The scale of
India’s private medical sector cannot be underestimated; about 80% of Indians
seek private healthcare in general, and an estimated 50% of TB patients are
managed outside the RNTCP TB
control: challenges and opportunities for India
The private sector in India is vast, fragmented, made up of diverse types of
healthcare providers, and is largely unregulated.
A rather negative feature of healthcare provision in
India is that for the majority of TB patients treatment is first received
within the largely unorganized and unregulated private sector. Patients from
low income households will often lose several months of their income in the
process of paying for inappropriate diagnostics and treatments before starting
the large and fragmented private sector, underreporting of TB cases a resulting
gap between actual TB incidence and reported cases.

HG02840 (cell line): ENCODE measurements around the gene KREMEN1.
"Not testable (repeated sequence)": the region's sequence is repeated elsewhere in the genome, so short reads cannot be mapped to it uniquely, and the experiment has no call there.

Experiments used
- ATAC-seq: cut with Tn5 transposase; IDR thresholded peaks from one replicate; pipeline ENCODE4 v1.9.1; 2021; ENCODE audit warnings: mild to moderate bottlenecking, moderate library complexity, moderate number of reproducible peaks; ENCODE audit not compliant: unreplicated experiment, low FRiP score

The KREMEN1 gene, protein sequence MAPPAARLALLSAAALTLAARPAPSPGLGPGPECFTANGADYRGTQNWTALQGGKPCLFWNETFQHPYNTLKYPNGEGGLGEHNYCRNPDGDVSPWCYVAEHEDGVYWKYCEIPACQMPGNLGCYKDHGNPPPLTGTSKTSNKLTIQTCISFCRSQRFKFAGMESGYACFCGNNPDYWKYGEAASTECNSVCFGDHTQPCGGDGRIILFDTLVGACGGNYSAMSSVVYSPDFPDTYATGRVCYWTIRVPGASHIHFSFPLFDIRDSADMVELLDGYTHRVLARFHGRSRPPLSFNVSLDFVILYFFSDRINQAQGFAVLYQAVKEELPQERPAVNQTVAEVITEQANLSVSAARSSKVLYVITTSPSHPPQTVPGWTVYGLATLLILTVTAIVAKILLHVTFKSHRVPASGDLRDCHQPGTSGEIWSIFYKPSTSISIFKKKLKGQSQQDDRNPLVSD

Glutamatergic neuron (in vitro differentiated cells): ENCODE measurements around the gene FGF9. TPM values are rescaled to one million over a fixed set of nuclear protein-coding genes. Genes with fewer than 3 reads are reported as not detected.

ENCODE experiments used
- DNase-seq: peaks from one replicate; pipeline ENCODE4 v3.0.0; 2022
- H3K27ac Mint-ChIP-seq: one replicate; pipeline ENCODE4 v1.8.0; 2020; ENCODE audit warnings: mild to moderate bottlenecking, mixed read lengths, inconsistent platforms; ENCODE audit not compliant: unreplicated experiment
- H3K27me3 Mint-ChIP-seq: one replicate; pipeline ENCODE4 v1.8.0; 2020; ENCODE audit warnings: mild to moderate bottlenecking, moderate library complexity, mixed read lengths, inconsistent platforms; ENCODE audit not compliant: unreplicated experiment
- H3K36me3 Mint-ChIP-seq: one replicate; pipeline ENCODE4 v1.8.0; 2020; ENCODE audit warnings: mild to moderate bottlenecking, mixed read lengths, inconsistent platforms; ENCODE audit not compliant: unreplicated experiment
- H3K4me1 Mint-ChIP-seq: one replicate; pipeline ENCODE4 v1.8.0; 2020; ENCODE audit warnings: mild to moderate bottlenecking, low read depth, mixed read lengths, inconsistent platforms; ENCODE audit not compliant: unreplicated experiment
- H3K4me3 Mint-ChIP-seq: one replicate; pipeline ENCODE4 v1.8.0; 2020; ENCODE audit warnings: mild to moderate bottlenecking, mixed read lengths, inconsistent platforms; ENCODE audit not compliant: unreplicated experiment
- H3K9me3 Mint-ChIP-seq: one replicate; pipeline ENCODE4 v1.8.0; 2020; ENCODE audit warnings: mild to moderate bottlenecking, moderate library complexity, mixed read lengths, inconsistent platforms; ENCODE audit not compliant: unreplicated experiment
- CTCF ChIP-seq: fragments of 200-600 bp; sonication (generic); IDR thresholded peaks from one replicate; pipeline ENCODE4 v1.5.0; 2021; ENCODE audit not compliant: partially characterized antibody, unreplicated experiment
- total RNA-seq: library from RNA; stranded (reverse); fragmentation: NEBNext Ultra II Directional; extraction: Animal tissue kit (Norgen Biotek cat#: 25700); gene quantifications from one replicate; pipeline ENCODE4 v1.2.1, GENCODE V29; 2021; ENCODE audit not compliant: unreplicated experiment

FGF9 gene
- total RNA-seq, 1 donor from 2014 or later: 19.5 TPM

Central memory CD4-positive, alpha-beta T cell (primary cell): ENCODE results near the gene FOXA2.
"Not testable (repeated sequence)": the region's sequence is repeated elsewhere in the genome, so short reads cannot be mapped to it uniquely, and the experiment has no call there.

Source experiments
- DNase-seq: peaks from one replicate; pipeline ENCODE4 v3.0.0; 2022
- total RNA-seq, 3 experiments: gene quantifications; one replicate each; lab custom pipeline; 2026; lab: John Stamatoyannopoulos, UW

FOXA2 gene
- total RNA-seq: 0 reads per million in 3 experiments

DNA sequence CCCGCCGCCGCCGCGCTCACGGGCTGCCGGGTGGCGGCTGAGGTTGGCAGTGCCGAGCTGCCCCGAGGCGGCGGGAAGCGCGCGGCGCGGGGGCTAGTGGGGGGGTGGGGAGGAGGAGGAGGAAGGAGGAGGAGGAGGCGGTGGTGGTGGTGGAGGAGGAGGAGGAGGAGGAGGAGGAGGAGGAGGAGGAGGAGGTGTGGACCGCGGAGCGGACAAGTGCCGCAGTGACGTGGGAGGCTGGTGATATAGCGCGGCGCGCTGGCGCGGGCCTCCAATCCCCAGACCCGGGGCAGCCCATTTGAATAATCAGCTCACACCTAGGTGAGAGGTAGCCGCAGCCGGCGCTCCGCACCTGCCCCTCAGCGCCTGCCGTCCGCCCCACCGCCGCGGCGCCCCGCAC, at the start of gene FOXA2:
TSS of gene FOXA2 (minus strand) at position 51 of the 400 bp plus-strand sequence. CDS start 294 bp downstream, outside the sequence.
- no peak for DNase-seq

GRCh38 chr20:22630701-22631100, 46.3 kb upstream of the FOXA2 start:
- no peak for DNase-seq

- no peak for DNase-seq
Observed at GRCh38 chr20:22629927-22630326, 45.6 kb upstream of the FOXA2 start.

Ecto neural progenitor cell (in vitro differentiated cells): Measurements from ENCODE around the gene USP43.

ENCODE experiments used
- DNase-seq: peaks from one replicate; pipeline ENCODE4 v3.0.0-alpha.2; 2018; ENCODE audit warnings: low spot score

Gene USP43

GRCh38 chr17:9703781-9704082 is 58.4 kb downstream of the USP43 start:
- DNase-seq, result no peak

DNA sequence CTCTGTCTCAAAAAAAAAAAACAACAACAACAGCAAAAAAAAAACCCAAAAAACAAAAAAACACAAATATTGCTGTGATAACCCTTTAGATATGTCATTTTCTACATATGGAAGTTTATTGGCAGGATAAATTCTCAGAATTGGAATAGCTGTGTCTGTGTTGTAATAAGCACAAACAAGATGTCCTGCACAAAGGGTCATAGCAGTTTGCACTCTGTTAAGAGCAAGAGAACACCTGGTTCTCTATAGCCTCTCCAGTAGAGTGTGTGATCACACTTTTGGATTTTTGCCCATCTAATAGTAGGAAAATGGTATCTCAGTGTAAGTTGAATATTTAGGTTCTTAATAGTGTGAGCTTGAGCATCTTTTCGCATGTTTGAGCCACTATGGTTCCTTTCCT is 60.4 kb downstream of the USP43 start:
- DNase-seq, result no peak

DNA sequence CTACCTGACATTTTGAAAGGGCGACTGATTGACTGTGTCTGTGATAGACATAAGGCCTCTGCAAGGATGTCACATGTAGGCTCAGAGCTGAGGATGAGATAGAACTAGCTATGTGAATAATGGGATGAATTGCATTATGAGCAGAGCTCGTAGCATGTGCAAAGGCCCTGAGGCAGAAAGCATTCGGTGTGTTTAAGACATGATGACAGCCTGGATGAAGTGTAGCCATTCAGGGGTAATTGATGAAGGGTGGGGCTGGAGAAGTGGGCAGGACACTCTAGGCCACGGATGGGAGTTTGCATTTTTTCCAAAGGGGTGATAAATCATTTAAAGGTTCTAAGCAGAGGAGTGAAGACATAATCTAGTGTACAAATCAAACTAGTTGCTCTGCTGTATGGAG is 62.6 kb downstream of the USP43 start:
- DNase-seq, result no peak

• India accounted for 33% of global TB
deaths among HIV-negative people, and for 26% of the combined total of TB
deaths in HIV-negative and HIV-positive people
• Most of the global increase in
notifications of new TB cases since 2013 is explained by a 37% increase in
The WHO estimated that there were 2,700,000 (95%CI: 1,800,000-3,800,000)
prevalent TB patients in India in 2013. Of these patients, we estimate that
1,938,027 (72%) TB patients were evaluated at RNTCP facilities; 1,629,906 (60%)
were successfully diagnosed; 1,417,838 (53%) got registered for treatment;
1,221,764 (45%) completed treatment; and 1,049,237 (95%CI:
1,008,775-1,083,243), or 39%, of 2,700,000 TB patients achieved the optimal
outcome of 1-y recurrence-free survival.
overall TB prevalence and associated mortality, declines in incidence rates
have been outrun by the growth of the global population.
faces a triple burden of TB, HIV and MDR-TB (see WHO 2017 report)